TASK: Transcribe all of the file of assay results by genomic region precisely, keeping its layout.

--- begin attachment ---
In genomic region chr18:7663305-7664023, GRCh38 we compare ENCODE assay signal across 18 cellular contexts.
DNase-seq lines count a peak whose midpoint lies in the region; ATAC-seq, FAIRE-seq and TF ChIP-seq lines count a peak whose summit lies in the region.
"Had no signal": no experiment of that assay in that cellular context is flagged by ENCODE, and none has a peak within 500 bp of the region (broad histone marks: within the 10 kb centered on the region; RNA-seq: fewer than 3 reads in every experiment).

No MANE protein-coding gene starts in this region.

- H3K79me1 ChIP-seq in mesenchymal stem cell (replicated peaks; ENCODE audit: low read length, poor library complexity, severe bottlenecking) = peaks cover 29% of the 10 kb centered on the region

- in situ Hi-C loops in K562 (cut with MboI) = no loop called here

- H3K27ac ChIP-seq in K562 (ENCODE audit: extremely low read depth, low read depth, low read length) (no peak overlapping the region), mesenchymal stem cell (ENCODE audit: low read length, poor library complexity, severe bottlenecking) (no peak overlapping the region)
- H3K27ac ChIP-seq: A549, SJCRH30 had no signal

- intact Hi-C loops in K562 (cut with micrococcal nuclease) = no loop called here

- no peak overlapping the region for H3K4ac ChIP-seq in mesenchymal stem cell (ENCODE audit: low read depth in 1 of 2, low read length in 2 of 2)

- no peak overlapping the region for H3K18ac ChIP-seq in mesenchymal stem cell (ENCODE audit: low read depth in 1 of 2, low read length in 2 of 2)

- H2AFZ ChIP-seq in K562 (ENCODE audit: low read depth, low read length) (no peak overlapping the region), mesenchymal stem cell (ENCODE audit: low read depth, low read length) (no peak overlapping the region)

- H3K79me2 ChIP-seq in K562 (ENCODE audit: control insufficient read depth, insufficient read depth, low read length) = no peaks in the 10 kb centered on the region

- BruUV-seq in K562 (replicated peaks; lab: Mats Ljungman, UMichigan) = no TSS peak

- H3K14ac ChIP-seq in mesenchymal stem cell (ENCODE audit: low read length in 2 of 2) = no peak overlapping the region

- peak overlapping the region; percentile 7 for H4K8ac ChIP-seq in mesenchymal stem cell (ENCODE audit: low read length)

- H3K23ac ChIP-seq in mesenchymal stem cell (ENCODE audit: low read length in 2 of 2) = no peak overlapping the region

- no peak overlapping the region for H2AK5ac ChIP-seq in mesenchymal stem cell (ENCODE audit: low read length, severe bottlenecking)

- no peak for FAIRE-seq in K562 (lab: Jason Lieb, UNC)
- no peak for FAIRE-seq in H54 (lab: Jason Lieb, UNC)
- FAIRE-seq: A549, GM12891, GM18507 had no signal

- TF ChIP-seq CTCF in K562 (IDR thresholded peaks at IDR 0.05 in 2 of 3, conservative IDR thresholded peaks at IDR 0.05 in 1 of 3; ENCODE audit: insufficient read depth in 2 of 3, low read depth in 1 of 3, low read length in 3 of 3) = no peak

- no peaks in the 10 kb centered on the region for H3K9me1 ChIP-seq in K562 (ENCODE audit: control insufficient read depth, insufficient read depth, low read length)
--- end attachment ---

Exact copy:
In genomic region chr18:7663305-7664023, GRCh38 we compare ENCODE assay signal across 18 cellular contexts.
DNase-seq lines count a peak whose midpoint lies in the region; ATAC-seq, FAIRE-seq and TF ChIP-seq lines count a peak whose summit lies in the region.
"Had no signal": no experiment of that assay in that cellular context is flagged by ENCODE, and none has a peak within 500 bp of the region (broad histone marks: within the 10 kb centered on the region; RNA-seq: fewer than 3 reads in every experiment).

No MANE protein-coding gene starts in this region.

- H3K79me1 ChIP-seq in mesenchymal stem cell (replicated peaks; ENCODE audit: low read length, poor library complexity, severe bottlenecking) = peaks cover 29% of the 10 kb centered on the region

- in situ Hi-C loops in K562 (cut with MboI) = no loop called here

- H3K27ac ChIP-seq in K562 (ENCODE audit: extremely low read depth, low read depth, low read length) (no peak overlapping the region), mesenchymal stem cell (ENCODE audit: low read length, poor library complexity, severe bottlenecking) (no peak overlapping the region)
- H3K27ac ChIP-seq: A549, SJCRH30 had no signal

- intact Hi-C loops in K562 (cut with micrococcal nuclease) = no loop called here

- no peak overlapping the region for H3K4ac ChIP-seq in mesenchymal stem cell (ENCODE audit: low read depth in 1 of 2, low read length in 2 of 2)

- no peak overlapping the region for H3K18ac ChIP-seq in mesenchymal stem cell (ENCODE audit: low read depth in 1 of 2, low read length in 2 of 2)

- H2AFZ ChIP-seq in K562 (ENCODE audit: low read depth, low read length) (no peak overlapping the region), mesenchymal stem cell (ENCODE audit: low read depth, low read length) (no peak overlapping the region)

- H3K79me2 ChIP-seq in K562 (ENCODE audit: control insufficient read depth, insufficient read depth, low read length) = no peaks in the 10 kb centered on the region

- BruUV-seq in K562 (replicated peaks; lab: Mats Ljungman, UMichigan) = no TSS peak

- H3K14ac ChIP-seq in mesenchymal stem cell (ENCODE audit: low read length in 2 of 2) = no peak overlapping the region

- peak overlapping the region; percentile 7 for H4K8ac ChIP-seq in mesenchymal stem cell (ENCODE audit: low read length)

- H3K23ac ChIP-seq in mesenchymal stem cell (ENCODE audit: low read length in 2 of 2) = no peak overlapping the region

- no peak overlapping the region for H2AK5ac ChIP-seq in mesenchymal stem cell (ENCODE audit: low read length, severe bottlenecking)

- no peak for FAIRE-seq in K562 (lab: Jason Lieb, UNC)
- no peak for FAIRE-seq in H54 (lab: Jason Lieb, UNC)
- FAIRE-seq: A549, GM12891, GM18507 had no signal

- TF ChIP-seq CTCF in K562 (IDR thresholded peaks at IDR 0.05 in 2 of 3, conservative IDR thresholded peaks at IDR 0.05 in 1 of 3; ENCODE audit: insufficient read depth in 2 of 3, low read depth in 1 of 3, low read length in 3 of 3) = no peak

- no peaks in the 10 kb centered on the region for H3K9me1 ChIP-seq in K562 (ENCODE audit: control insufficient read depth, insufficient read depth, low read length)